Canadiens’ Loss of Fleury Continues Streak of Losing Young Defensive Talent

Montreal Canadiens fans can rest easy now that Carey Price—the face of the franchise—was passed over by the Seattle Kraken in Wednesday’s expansion draft. This is not wholly a good thing. The Kraken plucking Cale Fleury finds the Canadiens, yet again, without a defensive prospect who was on the cusp of breaking into the NHL.

Losing Fleury is not the end of the world, but it’s going to be important for general manager Marc Bergevin to fill the lingering hole, as he so often has to do. It’s great that Price is staying with the club, but there are long-term effects to a thin defensive pool. A couple of the defensemen mentioned below were shipped in big trades, which burned Montreal in the end, and then there are a couple that the organization seemed to give up on, maybe too soon.

Here’s a look.

Ryan McDonagh

Picked 12th overall by the Canadiens in the 2007 NHL Entry Draft, Ryan McDonagh was a promising talent. However, he didn’t play a single game for the club, and, to be completely honest, he didn’t put up huge numbers at the University of Wisconsin, registering 46 points over three seasons (119 games).

Lightning defender Ryan McDonagh
Tampa Bay Lightning defender Ryan McDonagh (27) (Photo by Roy K. Miller/Icon Sportswire via Getty Images)

Yet, McDonagh had to be doing something right to be drafted so high. He was ultimately traded in 2009 to the New York Rangers, where he played six seasons before he was dealt to the Tampa Bay Lightning during the 2017-2018 season. McDonagh was just one dimension of the trade. The Rangers received McDonagh, Chris Higgins, Doug Janik, and Pavel Valentenko in exchange for Scott Gomez, Tom Pyatt, and Mike Busto. There were a lot of moving parts, but the primary trade targets were McDonagh and Gomez.

New York came out on top of this trade.

McDonagh is now one of the most well-known names in the NHL, while Gomez—a two-time Stanley Cup champion—brought virtually none of his elite talent to Montreal, playing just two seasons before leaving to play with the San Jose Sharks.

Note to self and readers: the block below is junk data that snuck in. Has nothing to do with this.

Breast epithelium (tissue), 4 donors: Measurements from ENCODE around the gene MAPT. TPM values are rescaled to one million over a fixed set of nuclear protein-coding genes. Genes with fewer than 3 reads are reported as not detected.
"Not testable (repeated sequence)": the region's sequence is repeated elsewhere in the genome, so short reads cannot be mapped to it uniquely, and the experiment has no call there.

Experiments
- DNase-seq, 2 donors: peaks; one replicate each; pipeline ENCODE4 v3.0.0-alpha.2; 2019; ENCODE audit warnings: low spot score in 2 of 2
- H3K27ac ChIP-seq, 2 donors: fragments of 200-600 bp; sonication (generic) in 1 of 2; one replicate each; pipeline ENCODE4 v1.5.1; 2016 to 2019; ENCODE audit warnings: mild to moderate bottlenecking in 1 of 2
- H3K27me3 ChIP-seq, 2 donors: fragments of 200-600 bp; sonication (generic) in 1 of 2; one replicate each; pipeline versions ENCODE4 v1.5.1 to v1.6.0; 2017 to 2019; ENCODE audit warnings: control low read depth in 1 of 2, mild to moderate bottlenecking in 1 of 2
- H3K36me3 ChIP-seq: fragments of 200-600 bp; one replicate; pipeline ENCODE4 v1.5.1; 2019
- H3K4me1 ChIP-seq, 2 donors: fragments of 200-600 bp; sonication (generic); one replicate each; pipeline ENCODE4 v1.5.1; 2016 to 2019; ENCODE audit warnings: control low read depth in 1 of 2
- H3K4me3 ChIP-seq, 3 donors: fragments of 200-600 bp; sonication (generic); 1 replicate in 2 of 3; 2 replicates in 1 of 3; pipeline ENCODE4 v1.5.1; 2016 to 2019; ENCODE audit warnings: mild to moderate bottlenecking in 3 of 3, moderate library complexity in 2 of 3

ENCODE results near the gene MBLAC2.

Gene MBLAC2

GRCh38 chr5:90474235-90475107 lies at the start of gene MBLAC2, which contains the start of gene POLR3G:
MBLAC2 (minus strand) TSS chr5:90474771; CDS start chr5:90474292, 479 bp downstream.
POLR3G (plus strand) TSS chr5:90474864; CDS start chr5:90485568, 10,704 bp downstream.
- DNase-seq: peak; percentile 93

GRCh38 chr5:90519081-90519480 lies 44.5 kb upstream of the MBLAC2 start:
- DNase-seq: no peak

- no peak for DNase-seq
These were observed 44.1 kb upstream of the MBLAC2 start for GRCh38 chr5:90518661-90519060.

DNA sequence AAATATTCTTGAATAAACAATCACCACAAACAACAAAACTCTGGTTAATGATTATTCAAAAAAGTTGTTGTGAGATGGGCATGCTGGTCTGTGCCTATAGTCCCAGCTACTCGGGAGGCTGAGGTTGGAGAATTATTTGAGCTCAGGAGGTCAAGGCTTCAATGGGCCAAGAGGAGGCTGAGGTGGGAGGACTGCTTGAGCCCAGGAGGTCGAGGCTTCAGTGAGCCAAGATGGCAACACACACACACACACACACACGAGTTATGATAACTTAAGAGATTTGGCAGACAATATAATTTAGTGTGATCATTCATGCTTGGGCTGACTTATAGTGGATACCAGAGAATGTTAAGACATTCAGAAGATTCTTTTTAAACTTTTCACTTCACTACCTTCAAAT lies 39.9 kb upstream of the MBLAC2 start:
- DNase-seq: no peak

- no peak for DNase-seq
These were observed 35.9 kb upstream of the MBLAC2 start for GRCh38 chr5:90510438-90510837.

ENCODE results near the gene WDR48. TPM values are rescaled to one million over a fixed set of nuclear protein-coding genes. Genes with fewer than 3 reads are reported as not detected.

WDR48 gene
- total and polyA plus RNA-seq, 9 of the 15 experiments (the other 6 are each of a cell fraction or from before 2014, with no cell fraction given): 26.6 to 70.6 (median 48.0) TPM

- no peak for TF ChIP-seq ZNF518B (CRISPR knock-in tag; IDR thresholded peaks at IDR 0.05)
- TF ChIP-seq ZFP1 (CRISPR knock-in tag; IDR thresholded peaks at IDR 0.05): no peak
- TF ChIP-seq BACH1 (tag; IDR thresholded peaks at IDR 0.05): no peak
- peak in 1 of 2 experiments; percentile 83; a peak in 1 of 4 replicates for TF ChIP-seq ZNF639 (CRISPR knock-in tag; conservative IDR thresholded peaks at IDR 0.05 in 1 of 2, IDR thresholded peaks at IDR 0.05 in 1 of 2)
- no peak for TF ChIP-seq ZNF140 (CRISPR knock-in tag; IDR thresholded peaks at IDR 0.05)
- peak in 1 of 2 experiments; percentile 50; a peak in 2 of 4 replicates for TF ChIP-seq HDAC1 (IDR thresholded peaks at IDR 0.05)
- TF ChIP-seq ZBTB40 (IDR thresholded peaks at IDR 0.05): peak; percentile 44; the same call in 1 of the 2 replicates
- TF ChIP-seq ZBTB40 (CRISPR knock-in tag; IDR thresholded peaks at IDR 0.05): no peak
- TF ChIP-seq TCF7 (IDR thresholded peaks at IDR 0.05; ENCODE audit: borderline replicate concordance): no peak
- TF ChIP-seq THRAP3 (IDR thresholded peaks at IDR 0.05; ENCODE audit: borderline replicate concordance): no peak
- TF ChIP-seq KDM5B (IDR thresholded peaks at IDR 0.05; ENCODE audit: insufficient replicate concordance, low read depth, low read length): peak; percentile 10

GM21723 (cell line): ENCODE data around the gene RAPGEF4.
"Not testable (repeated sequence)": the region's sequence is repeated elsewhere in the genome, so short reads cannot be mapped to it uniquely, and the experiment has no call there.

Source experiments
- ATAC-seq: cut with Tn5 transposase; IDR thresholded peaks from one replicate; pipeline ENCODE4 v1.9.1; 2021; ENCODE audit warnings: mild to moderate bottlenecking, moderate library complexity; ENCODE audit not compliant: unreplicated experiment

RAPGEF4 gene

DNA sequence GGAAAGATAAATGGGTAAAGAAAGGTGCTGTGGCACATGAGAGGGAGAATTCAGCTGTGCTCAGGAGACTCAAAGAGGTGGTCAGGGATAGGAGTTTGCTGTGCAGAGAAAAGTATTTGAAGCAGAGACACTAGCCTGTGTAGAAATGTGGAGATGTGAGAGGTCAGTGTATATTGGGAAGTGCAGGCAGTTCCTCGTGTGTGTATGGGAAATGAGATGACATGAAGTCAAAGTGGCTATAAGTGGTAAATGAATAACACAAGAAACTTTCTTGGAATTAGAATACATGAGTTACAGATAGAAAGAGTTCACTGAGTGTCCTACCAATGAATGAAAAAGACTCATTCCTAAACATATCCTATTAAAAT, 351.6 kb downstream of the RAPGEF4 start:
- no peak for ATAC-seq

In this case, the Canadiens gave up McDonagh way too easily. The return for him was subpar, at best, and it’s hard not to imagine how much better the Canadiens might have been with McDonagh in their lineup after he developed into the player he is now.

Hindsight is 20/20.

Mikhail Sergachev

Mikhail Sergachev was drafted ninth overall by the Canadiens in 2016, but he only played four games for the club before he was traded to the Tampa Bay Lightning for Jonathan Drouin during the 2017-18 season. Though Drouin was a third-overall pick and the trade was reasonable from the Canadiens’ perspective, the Lightning came out on top again, and it came at the expense of a quality defenseman.

Mikhail Sergachev Tampa Bay Lightning
Mikhail Sergachev, Tampa Bay Lightning (Amy Irvin / The Hockey Writers)

In Sergachev’s first season with the Lightning, he potted nine goals and 31 assists in 79 games. Drouin performed slightly better with the Canadiens, scoring 13 goals and 33 assists in 77 games.

However, since the 2017-2018 season, Sergachev hasn’t dipped below the 30-point mark. On the other hand, Drouin has only cracked the 30-point mark twice. Sergachev is also a defenseman who can effectively move the puck up ice. It’s incomprehensible that the Canadiens’ upper brass could have traded Sergachev after just four games and without fully grasping his abilities. That’s not to say Drouin is a dud—he isn’t—but it’s frustrating that the Canadiens made another trade at the expense of their blue line.

Just to drive the point home: Sergachev and McDonagh have both won the Stanley Cup…twice…with the Lightning.

Noah Juulsen

Noah Juulsen hasn’t made a big impact in the NHL, but he was, nevertheless, a first-round pick by the Canadiens in 2015. Sadly, he was claimed off waivers by the Florida Panthers on Jan. 11 of this year.

At 24 years old, it’s uncertain what Juulsen’s ceiling might be. The Panthers used him in all of four games last season, where he put up zero points and was a minus-3.

Juulsen—who doesn’t have a lot of NHL experience—will likely develop into a decent defenseman, and losing him on waivers reinforces the point that first-round defenders drafted by the Canadiens do not seem to pan out.

Victor Mete

Victor Mete was the latest casualty (before Fleury), and many disagree on why Bergevin let the young defenseman go. He is a quick skater with good puckhandling skills, but he isn’t a physical player. He’s small, at 5-foot-9, 183 pounds, and doesn’t have a lot of offensive upside.

Victor Mete Montreal Canadiens
Victor Mete, former Montreal Canadien (Amy Irvin / The Hockey Writers)

He was claimed off waivers in April by the Ottawa Senators, where he has struggled to find his offensive game. In 14 games with the Sens, he scored one goal and one assist. He also gave up the puck five times and registered three takeaways.

Given Mete’s solid play in Ottawa, he became another defensive prospect the Canadiens have failed to keep and effectively develop. Some believe his development was ruined by the organization, and I can see their point. His role was never made clear in Montreal; sometimes he was on the top pairing with captain Shea Weber and other times he was on the bottom pairing. He was demoted to the AHL before the Senators claimed him off waivers.

Another Gap to Fill

Though it’s not Bergevin’s fault, losing Fleury is a blow to the Canadiens’ defensive development pool. He has a lot of big decisions to make this offseason, especially regarding his defense. With Shea Weber likely out of the lineup long-term, it will be that much more important to snag an established talent to seal up the hole through free agency, since drafting doesn’t seem to be their forte.


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